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In C on a 32-bit system, which data type will store (and can therefore print) the largest integer? Is it long long or unsigned long? Is there an unsigned long long? And which is the most precise and politically correct?

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If you're just concerned with the ability to display large numbers, I'd vote for char*. :) – Chris Heald Jan 10 '12 at 0:31
You may be asking the wrong question. How high do you need to go? – Jon Jan 10 '12 at 0:31
Yes, C99 supports an unsigned long long primitive type, but C90 doesn't. And since lots of C compilers out there in the wild are still C90, the answer might be no. Which one are you using/interested in? – Cody Gray Jan 10 '12 at 0:32
In all my years of C I never heard of a data type printing an int, or of a data type printing anything for that matter. – Mike Nakis Jan 10 '12 at 0:32
char* can print an integer Chris?? Limitless? – camel-man Jan 10 '12 at 0:42

Without beating around the bush I would like to say that sometimes not in actual coding practice bt yes defintly in some competitions one might need very big data types bt I think we can do this. Why not take the entire sequence in the form of string and then use the atoi function to get the integer value it is I think politcally correct :: :)


int main ()
    int i;
    char bigString [256];

    printf ("Enter a number: ");
    fgets (bigString, 256, stdin);

    i = atoi (bigString);
    printf ("The value entered is %d.",i);

    return 0;
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You still need to store the converted value to an integer which still causes overflow. – Sinstein Aug 17 '14 at 0:04

In ISO C99 long long is at least 64bit which is the largest standard integer data type. It also comes as unsigned long long. Apparently your compiler might provide larger types wich defined by intmax_t and uintmax_t.

However based on your comments you might be looking for a bigint library like GMP. It allows for arbitrary long integers (and floating point) limited in length only by your system resources.

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Yes (note that long long and unsigned long long are distinct types), but implementations can have extended integer types that are wider than long long. The typedefs intmax_t and uintmax_t, defined in <stdint.h> and <inttypes.h>, correspond to the largest signed and unsigned types, respectively, whether they're extended types or not. – Keith Thompson Jan 10 '12 at 0:34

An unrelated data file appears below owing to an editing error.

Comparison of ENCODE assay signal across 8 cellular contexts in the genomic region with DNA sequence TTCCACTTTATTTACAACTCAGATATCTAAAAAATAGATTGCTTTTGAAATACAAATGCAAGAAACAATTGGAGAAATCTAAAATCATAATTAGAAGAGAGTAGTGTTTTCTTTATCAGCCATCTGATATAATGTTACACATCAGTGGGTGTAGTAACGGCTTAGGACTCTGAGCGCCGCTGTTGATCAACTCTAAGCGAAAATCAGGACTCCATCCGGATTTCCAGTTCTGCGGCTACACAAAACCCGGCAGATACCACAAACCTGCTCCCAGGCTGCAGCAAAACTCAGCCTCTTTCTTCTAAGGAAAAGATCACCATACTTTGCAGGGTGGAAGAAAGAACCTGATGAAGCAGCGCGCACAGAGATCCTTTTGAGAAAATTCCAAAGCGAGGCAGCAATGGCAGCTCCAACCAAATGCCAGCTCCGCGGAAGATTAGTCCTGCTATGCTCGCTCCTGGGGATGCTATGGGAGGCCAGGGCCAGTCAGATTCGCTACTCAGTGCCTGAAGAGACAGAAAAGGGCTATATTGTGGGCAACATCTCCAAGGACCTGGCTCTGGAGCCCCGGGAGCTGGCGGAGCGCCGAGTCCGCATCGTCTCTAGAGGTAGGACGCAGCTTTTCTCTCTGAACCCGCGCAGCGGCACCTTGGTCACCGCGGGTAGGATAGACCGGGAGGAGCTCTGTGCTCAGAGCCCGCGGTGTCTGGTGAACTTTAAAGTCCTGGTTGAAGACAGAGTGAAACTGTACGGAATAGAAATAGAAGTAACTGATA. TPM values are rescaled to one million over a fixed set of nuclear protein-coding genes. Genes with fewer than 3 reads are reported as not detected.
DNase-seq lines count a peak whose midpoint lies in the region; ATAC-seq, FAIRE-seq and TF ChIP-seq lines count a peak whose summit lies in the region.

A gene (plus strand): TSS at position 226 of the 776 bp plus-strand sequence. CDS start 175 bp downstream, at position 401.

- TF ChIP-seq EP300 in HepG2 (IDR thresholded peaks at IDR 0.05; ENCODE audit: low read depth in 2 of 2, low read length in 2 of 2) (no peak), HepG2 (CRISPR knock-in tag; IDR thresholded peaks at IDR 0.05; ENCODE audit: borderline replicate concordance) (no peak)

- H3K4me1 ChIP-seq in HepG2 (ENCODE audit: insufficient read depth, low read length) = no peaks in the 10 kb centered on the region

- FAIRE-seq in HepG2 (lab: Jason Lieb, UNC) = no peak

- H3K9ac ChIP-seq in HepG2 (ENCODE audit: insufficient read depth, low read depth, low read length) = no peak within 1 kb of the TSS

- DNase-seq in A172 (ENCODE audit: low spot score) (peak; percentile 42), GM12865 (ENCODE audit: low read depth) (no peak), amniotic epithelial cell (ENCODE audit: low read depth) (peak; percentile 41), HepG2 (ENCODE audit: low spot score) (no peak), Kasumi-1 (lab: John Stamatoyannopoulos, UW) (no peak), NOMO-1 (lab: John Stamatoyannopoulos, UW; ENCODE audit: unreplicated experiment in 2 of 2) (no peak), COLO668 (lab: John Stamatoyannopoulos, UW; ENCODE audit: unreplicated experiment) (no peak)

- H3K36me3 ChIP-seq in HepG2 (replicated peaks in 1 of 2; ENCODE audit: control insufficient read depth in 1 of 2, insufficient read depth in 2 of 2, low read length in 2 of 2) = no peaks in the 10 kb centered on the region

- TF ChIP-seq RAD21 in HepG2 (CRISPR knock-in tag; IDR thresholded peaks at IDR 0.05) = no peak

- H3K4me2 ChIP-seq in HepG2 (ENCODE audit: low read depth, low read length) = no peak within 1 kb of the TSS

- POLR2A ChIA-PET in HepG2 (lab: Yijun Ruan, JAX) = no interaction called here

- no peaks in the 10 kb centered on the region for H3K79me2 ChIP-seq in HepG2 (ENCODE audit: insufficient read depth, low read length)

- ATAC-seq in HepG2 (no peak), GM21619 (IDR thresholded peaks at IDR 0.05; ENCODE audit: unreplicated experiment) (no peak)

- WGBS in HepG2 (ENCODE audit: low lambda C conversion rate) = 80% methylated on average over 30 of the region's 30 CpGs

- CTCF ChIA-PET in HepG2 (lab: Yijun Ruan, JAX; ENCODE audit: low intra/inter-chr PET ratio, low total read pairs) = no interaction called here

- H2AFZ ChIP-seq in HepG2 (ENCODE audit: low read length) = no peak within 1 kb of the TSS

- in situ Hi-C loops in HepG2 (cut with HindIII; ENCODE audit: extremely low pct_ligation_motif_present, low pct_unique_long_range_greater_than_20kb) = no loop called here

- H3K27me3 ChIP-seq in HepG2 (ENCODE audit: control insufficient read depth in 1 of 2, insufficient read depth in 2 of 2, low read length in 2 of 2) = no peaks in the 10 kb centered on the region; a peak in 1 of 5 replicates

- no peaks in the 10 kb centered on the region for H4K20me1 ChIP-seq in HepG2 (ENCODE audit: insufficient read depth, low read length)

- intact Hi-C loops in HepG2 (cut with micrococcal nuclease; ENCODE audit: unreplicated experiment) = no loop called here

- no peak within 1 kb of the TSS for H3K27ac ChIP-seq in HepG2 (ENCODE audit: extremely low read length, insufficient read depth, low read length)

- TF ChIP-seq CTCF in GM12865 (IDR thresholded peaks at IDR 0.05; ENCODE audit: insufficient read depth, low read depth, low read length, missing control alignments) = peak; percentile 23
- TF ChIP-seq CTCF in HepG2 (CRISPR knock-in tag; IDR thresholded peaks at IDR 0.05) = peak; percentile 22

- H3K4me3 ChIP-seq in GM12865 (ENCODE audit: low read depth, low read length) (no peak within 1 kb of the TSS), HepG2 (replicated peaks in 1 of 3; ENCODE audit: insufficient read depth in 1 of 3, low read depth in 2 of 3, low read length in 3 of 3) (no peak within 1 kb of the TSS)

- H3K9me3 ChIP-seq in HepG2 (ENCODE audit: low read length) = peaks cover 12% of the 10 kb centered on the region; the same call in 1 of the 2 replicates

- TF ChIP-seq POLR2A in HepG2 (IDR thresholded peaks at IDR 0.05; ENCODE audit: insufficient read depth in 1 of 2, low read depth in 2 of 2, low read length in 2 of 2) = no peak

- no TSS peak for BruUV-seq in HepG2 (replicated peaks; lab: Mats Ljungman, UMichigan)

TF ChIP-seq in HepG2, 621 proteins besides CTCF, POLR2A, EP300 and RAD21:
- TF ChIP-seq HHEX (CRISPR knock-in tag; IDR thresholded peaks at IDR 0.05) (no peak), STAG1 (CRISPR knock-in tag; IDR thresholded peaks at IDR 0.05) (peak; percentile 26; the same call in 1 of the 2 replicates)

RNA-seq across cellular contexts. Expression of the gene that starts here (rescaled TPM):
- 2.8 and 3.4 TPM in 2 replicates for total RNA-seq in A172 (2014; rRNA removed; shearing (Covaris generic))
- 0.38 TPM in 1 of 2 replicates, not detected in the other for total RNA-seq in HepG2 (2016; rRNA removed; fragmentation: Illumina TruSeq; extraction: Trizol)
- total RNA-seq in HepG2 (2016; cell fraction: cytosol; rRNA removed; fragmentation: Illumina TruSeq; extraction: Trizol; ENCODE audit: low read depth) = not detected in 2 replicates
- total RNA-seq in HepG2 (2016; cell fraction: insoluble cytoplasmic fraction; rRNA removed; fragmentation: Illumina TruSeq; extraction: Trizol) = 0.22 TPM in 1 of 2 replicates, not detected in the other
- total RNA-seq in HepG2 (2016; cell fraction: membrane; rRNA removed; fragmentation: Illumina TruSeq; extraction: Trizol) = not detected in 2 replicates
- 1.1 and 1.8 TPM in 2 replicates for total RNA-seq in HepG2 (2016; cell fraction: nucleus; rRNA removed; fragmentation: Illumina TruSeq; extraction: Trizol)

@KeithThompson Thanks I incorporated that. – ChrisWue Jan 10 '12 at 1:00

The data type with the longest printed string is a signed data type, unless you have an integer type that has a maximum unsigned value that is one digit longer than the maximum signed value.

For example, a 4-bit integer unsigned would be at most two characters unsigned or one character plus the negative sign when signed.

So, you should pick a signed data type to represent the largest printed string. Which should be long long.

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Your question is a bit unclear, but intmax_t is the largest signed integer-valued type (and uintmax_t is the largest unsigned integer type). These are typedefs defined in <stdint.h>, but if you are printing them, you need <inttypes.h> instead, and the PRInMAX macros for various values of n.

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And uintmax_t (if the implementation supports them; they were added in C99). – Keith Thompson Jan 10 '12 at 0:35
dont %jd and %ju work (and look better) for printing intmax_t and uintmax_t respectivelly? Source: - the latest freely available c11 draft, see section on fprintf – Ciro Santilli 六四事件 法轮功 包卓轩 Jun 19 '13 at 10:43

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